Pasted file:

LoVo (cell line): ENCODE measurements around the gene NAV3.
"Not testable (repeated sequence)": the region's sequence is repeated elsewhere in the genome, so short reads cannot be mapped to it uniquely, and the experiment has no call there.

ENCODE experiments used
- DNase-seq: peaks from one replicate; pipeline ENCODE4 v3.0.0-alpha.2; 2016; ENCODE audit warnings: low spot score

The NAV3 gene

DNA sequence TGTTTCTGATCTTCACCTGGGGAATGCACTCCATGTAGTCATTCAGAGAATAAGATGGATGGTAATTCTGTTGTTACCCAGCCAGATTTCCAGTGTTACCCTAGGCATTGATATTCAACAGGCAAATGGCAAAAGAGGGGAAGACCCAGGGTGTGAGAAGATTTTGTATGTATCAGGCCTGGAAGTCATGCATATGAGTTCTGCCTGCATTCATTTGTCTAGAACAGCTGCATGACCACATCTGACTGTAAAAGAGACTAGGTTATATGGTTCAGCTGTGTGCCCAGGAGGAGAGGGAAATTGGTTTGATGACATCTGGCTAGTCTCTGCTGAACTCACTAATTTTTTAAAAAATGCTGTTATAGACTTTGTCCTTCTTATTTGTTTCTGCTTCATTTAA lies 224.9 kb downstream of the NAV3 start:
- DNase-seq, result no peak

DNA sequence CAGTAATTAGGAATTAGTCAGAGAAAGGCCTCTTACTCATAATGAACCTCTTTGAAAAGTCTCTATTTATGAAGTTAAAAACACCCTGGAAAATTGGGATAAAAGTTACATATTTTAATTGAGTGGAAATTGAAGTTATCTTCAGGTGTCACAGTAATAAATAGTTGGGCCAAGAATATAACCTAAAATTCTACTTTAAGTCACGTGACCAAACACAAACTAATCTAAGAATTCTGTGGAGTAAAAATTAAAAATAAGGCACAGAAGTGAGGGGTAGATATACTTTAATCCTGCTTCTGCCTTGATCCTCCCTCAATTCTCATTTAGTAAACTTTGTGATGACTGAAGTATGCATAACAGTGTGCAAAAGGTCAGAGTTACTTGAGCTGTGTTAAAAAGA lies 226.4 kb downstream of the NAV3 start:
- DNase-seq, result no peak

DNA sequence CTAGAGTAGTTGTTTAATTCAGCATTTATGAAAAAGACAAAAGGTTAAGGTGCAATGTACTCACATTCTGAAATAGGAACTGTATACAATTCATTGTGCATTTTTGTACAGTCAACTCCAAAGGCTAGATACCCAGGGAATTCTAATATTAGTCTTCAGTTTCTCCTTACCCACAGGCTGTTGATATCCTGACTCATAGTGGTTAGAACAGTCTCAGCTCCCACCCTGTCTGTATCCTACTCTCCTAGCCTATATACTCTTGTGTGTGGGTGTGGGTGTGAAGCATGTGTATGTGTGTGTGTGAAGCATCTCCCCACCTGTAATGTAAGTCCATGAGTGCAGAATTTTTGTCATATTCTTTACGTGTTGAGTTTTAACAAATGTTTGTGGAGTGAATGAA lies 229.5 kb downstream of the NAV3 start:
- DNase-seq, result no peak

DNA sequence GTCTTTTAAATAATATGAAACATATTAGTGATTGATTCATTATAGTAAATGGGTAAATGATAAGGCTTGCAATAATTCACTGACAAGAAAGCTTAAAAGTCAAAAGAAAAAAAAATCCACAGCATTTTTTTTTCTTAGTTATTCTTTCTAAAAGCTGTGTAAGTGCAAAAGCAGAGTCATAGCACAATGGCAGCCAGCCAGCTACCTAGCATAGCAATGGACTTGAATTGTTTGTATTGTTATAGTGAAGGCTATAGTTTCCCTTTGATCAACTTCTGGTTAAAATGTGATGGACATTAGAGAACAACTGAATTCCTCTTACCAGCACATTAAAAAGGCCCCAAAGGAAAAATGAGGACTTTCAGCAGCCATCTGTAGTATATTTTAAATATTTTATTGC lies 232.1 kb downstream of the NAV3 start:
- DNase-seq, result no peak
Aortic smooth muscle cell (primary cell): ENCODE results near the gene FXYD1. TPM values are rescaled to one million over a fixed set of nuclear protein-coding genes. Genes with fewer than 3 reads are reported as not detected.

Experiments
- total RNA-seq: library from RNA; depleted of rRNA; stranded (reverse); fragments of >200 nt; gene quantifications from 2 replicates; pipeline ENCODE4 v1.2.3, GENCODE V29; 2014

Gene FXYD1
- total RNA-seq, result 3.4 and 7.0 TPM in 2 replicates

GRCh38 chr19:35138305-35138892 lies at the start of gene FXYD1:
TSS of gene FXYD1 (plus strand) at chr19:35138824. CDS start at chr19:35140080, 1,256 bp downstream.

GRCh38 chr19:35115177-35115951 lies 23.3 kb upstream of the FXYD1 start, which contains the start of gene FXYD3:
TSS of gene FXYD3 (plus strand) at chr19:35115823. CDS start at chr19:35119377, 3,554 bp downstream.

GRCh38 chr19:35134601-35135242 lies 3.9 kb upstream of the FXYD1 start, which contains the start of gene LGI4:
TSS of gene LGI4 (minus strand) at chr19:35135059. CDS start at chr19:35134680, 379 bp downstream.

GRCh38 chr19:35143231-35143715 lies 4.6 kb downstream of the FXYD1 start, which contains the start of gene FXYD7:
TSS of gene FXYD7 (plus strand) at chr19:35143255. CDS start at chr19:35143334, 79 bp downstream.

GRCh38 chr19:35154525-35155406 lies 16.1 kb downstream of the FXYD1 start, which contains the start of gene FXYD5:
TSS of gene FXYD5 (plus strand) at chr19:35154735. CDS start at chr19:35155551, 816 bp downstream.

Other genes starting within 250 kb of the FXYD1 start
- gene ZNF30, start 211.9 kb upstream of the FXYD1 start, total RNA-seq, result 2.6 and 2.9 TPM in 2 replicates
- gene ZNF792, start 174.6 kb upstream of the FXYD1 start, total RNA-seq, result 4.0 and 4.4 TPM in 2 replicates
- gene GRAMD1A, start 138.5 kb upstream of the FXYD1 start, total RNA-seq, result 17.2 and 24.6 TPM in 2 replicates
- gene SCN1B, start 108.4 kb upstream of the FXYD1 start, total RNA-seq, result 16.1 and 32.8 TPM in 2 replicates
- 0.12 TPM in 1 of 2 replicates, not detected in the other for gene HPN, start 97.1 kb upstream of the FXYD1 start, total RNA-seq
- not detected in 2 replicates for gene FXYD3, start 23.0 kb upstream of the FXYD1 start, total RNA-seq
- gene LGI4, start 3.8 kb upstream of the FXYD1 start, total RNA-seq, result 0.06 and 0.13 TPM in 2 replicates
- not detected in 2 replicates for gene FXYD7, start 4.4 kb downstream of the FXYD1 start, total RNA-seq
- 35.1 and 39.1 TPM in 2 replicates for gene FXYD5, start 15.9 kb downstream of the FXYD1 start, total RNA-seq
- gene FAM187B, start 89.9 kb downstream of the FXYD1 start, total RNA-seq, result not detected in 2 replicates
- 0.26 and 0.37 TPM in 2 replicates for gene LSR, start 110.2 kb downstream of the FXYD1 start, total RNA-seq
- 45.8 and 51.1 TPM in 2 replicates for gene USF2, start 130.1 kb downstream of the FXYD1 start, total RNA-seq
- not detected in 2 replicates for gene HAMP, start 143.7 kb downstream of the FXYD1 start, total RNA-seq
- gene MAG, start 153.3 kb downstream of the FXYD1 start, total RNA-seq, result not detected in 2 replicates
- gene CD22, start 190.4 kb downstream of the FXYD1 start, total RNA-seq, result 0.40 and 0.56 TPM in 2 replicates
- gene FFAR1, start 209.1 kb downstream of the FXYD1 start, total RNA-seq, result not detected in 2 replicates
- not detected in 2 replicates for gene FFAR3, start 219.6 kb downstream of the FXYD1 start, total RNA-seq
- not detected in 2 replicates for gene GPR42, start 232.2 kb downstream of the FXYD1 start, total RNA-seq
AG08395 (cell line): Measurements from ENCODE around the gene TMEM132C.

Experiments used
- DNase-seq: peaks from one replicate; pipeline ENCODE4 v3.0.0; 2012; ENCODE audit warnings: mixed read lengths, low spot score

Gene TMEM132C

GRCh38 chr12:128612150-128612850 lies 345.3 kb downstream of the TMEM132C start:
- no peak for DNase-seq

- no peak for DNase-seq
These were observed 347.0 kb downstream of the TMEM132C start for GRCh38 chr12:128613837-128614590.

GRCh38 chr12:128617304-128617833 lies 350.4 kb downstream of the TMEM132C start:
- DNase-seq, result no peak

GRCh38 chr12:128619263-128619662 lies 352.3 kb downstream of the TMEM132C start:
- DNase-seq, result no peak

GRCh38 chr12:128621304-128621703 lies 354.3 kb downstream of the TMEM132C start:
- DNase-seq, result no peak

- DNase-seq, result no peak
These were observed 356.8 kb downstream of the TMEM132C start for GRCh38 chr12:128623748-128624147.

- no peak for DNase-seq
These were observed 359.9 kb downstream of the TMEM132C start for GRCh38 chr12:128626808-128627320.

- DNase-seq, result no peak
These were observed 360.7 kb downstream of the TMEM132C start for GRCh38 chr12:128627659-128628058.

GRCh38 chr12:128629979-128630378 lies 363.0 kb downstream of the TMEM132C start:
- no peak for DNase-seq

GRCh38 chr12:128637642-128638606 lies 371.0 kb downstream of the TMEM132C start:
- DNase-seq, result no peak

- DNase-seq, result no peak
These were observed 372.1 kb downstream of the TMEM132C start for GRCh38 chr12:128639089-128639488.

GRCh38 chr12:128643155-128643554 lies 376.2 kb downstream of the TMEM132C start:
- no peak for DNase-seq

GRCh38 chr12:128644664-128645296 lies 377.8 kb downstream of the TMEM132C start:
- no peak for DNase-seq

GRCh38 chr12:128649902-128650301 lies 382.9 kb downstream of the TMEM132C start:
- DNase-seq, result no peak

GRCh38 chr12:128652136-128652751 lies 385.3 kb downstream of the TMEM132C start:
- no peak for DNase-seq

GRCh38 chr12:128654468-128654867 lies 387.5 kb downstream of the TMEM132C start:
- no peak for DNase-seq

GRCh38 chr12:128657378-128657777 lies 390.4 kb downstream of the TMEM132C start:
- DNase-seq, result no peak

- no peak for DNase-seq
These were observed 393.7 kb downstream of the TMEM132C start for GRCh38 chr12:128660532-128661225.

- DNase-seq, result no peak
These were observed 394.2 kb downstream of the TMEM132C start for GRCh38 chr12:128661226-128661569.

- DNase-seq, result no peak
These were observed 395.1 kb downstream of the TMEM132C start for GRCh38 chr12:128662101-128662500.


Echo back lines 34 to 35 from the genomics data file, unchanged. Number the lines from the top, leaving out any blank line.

- 0.12 TPM in 1 of 2 replicates, not detected in the other for gene HPN, start 97.1 kb upstream of the FXYD1 start, total RNA-seq
- not detected in 2 replicates for gene FXYD3, start 23.0 kb upstream of the FXYD1 start, total RNA-seq